YES NO MAYBE SO
Jamie Goldberg is cool with volunteering for his local state senate candidate—as long as he’s behind the scenes. When it comes to speaking to strangers (or, let’s face it, speaking at all to almost anyone), Jamie’s a choke artist. There’s no way he’d ever knock on doors to ask people for their votes…until he meets Maya.
Maya Rehman’s having the worst Ramadan ever. Her best friend is too busy to hang out, her summer trip is canceled, and now her parents are separating. Why her mother thinks the solution to her problems is political canvassing—with some awkward dude she hardly knows—is beyond her.
Going door to door isn’t exactly glamorous, but maybe it’s not the worst thing in the world. After all, the polls are getting closer—and so are Maya and Jamie. Mastering local activism is one thing. Navigating the cross-cultural romance of the century is another thing entirely.
Thank you to the publisher, who sent me a copy of ‘Yes No Maybe So’ via Netgalley in exchange for an honest review.
I received no compensation for this review.
Hiya bookish people!
Yes No Maybe So is the best RomCom I’ve read in 2020 so far! *Yes, this is the only RomCom I have read so far*. Maya and Jamie, our teenage lovebirds, are so perfect together in this novel, but the awkwardness that Jamie exhibits throughout the entire novel is also super duper adorable. He makes their relationship super wholesome. This novel is filled with so much relevance to today that I don’t know how this is going to be received. All I can tell you is that I loved it (bar from a few grievances, but when are they ever fully gone) and that this review needs to be considered.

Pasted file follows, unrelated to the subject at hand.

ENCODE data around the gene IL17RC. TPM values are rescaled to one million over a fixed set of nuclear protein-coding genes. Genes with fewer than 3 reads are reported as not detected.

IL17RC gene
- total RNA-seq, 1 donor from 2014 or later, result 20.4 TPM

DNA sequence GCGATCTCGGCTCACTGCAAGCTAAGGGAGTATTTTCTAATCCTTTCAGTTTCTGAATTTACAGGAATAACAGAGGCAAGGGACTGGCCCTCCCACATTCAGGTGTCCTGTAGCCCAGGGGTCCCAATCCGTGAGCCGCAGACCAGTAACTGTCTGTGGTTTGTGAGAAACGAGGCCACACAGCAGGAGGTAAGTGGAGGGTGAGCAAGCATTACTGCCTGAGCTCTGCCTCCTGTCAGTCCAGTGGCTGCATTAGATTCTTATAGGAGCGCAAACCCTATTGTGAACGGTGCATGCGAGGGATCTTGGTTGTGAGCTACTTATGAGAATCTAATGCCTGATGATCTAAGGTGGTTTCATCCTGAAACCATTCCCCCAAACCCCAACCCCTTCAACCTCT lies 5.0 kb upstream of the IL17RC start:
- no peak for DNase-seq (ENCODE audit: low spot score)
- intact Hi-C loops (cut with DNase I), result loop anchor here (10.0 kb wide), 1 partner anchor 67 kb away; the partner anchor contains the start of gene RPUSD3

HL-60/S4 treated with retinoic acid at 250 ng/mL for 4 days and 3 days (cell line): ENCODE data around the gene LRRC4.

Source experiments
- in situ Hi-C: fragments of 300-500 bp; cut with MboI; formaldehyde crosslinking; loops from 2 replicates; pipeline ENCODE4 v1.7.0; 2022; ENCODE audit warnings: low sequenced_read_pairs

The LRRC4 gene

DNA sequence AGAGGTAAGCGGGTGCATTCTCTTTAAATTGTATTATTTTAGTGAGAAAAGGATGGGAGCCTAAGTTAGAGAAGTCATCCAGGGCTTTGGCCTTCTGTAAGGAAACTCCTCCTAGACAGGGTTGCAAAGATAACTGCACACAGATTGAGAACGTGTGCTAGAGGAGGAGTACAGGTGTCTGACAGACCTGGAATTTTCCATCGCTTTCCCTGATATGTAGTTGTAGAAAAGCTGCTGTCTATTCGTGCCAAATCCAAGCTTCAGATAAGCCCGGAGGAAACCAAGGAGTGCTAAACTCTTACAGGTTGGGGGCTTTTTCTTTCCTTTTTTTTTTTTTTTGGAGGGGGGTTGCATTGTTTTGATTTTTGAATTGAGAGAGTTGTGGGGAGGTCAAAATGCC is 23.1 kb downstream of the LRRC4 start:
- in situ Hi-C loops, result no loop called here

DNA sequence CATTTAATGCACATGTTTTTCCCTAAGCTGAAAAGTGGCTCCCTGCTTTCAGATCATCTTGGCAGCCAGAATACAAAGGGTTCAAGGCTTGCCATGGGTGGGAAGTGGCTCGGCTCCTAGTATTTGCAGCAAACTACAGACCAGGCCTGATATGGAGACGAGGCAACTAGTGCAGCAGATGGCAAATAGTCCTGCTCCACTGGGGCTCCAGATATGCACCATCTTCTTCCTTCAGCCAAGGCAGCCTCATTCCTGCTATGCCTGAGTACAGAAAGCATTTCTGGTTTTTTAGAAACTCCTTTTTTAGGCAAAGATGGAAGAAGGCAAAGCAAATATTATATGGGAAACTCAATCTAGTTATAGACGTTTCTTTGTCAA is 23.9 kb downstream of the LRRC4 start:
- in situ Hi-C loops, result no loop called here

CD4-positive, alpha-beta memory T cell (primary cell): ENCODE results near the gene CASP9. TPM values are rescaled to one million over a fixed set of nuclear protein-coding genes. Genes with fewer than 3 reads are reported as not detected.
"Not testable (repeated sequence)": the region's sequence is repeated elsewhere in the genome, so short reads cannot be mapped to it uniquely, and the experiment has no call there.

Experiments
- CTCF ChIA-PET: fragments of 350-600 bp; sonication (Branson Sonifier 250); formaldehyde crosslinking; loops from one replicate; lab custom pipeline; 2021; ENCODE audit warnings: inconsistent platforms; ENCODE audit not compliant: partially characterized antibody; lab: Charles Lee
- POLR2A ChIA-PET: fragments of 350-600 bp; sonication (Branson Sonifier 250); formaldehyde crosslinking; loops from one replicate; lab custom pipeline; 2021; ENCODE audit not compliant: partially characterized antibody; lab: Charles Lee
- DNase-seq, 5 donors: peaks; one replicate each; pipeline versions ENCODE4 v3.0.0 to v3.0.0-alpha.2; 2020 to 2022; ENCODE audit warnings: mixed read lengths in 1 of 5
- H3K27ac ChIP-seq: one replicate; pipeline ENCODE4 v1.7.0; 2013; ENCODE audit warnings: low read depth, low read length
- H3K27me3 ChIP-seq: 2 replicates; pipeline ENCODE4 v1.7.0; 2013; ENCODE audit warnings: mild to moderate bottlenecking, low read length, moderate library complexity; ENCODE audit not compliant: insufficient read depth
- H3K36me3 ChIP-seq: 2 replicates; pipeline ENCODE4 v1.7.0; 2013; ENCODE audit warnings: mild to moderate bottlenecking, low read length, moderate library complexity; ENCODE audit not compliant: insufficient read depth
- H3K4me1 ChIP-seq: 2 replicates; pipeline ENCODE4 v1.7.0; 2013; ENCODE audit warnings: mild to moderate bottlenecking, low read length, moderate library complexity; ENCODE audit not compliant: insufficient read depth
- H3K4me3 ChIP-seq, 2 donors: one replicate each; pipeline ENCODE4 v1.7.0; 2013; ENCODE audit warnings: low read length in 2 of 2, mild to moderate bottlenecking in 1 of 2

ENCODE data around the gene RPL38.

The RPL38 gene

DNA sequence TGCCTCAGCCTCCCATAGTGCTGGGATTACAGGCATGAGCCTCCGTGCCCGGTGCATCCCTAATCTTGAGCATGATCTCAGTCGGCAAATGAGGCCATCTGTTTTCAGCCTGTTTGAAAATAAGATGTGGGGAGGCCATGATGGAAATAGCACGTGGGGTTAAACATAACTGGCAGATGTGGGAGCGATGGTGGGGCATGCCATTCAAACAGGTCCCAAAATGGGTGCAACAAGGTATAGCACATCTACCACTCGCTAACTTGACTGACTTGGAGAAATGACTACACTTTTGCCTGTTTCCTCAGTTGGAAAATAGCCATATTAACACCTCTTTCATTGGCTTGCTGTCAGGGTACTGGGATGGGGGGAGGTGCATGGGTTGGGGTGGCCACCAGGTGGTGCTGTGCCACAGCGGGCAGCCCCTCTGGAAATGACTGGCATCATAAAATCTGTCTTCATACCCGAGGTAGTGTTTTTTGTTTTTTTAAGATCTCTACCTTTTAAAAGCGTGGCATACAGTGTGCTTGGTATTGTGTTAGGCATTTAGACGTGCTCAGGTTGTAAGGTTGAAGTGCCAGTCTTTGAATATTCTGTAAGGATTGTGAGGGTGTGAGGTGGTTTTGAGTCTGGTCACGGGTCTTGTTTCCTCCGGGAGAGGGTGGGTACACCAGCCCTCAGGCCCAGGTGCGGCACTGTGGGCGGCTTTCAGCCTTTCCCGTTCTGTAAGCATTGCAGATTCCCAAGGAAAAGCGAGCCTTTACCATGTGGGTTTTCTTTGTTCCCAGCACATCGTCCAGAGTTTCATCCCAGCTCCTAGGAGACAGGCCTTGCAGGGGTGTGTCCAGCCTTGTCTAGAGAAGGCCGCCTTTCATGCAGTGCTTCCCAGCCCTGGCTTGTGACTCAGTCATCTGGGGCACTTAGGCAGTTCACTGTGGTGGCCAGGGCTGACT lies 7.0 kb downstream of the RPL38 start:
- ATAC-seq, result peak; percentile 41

From an external POV, the racism directed towards Maya, a Pakistani-American muslim teenage girl living in America, is written extremely well. Now, don’t freak out, I am in no way condoning this behaviour. What I want to say is that it is written so well that it upsets me to know that this happens every day, every hour to someone who almost definitely doesn’t deserve it. That makes the writing that much better – to force me to feel so upset on Maya’s behalf. Even better, Albertalli & Saeed have shown teenagers as more than just mindless creatures who sit with their phones in their hands all day, doing nothing. I cannot properly express how happy this makes me, that stereotype annoys me so much.
The primary characters in this book are also so willing to learn, which makes them that much better. Jamie is Jewish, and Maya is Muslim, and they are both willing to learn about each other in order to accept them more. However, the secondary characters are very 2d, there isn’t any background to them and I feel like they should’ve been fleshed out more if they were going to be featured the way that they were.
Now, I’m sure you are thinking, EMMA WHY IS THIS ONLY FOUR STARS?! THERE SEEMS TO BE NOTHING WRONG WITH IT! Yeah, my only other issue with this book is that it ended. And it ended so abruptly. Where’s the epilogue? Because it sure needs one.
To conclude (yes this is a school essay now, sue me), read it. That’s it. Read it.
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